A little while back I wrote a short post about some research that some colleagues and I did using “open data” from the Large Hadron Collider [LHC]. We used data made public by the CMS experimental collaboration — about 1% of their current data — to search for a new particle, using a couple of twists (as proposed over 10 years ago) on a standard technique. (CMS is one of the two general-purpose particle detectors at the LHC; the other is called ATLAS.) We had two motivations: (1) Even if we didn’t find a new particle, we wanted to prove that our search method was effective; and (2) we wanted to stress-test the CMS Open Data framework, to assure it really does provide all the information needed for a search for something unknown.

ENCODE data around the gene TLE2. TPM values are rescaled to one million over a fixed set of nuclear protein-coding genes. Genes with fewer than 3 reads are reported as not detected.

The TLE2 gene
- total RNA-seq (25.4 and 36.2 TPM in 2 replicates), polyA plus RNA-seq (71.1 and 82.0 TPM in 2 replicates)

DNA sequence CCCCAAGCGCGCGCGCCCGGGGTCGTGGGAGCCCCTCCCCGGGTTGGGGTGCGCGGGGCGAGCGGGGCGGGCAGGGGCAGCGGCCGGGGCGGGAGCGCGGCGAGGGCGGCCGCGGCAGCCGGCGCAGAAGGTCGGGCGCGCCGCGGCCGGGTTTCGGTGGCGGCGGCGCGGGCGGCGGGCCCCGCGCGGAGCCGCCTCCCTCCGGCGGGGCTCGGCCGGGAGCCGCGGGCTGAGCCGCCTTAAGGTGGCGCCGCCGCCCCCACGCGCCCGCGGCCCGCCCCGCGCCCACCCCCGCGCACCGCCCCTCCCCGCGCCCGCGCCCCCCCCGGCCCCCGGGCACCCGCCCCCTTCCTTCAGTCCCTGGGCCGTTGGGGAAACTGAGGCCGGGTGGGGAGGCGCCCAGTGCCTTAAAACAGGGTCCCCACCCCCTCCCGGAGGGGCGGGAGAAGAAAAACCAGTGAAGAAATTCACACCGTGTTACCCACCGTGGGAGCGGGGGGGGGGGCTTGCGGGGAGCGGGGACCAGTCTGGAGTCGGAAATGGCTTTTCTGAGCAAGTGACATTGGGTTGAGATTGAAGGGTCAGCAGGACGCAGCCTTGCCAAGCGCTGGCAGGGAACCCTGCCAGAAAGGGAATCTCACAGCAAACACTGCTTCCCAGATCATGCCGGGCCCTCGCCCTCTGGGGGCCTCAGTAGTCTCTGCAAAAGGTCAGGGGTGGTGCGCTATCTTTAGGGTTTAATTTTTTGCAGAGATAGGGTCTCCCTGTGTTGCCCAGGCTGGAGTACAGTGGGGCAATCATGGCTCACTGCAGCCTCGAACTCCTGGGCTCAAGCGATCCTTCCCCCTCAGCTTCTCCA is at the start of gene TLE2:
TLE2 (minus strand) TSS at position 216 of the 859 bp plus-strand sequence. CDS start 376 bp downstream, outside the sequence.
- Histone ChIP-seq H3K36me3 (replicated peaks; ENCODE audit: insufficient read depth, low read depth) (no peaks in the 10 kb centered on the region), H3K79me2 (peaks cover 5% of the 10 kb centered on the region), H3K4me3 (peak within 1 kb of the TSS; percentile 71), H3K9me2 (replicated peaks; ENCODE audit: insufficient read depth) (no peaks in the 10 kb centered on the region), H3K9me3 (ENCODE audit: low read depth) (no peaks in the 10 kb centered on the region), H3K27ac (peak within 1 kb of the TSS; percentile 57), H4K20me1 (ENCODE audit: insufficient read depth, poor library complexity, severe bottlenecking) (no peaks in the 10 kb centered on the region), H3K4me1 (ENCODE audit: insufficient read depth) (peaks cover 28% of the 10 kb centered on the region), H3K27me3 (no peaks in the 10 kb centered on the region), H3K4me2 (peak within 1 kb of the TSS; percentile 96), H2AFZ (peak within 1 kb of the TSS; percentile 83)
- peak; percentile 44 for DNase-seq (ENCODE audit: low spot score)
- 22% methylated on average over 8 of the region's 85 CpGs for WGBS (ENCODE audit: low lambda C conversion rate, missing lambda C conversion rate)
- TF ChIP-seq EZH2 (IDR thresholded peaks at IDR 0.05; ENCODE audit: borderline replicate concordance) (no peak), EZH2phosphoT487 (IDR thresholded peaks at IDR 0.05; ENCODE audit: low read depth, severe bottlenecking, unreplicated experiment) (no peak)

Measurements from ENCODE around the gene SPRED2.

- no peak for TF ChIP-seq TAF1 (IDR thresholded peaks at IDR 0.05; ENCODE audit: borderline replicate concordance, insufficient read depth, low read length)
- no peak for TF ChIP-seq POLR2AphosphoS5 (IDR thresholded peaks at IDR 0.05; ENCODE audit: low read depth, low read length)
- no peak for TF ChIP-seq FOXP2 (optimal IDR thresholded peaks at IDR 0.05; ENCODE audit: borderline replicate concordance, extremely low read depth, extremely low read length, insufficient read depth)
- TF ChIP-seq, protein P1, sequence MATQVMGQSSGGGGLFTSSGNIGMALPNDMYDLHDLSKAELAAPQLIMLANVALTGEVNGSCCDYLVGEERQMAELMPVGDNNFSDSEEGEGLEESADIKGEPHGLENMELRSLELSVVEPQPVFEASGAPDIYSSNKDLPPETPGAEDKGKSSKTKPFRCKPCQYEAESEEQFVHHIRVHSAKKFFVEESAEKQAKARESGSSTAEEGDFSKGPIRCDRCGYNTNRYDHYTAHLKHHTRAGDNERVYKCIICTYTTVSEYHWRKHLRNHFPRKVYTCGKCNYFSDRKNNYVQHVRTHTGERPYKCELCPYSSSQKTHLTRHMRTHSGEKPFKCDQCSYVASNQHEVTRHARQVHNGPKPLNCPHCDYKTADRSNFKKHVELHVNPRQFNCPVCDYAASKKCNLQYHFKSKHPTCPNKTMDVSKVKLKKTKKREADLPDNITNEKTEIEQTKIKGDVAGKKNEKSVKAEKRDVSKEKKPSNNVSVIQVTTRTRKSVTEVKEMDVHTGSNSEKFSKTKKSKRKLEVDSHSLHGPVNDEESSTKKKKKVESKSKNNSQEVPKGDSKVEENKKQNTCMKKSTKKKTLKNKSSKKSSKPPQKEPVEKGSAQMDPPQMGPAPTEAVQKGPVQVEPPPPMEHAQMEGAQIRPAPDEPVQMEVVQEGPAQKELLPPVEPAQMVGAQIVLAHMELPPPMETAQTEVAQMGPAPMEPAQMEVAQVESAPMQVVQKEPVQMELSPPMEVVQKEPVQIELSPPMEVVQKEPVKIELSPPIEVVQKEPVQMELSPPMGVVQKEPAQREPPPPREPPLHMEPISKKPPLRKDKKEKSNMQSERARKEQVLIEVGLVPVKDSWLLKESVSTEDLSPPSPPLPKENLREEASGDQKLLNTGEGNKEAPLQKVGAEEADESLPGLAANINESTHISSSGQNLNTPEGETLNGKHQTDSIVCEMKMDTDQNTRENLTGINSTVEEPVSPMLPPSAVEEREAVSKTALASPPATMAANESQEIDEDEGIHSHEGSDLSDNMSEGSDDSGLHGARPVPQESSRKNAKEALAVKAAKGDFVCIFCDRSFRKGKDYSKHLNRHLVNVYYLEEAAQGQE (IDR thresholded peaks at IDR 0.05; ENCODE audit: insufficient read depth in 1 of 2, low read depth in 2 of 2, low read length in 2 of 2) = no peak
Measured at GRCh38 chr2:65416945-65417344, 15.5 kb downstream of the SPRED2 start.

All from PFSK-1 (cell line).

Recently I discussed (1), and today I want to address (2): to convey why open data from the LHC is useful but controversial, and why we felt it was important, as theoretical physicists (i.e. people who perform particle physics calculations, but do not build and run the actual experiments), to do something with it that is usually the purview of experimenters.
The Importance of Archiving Data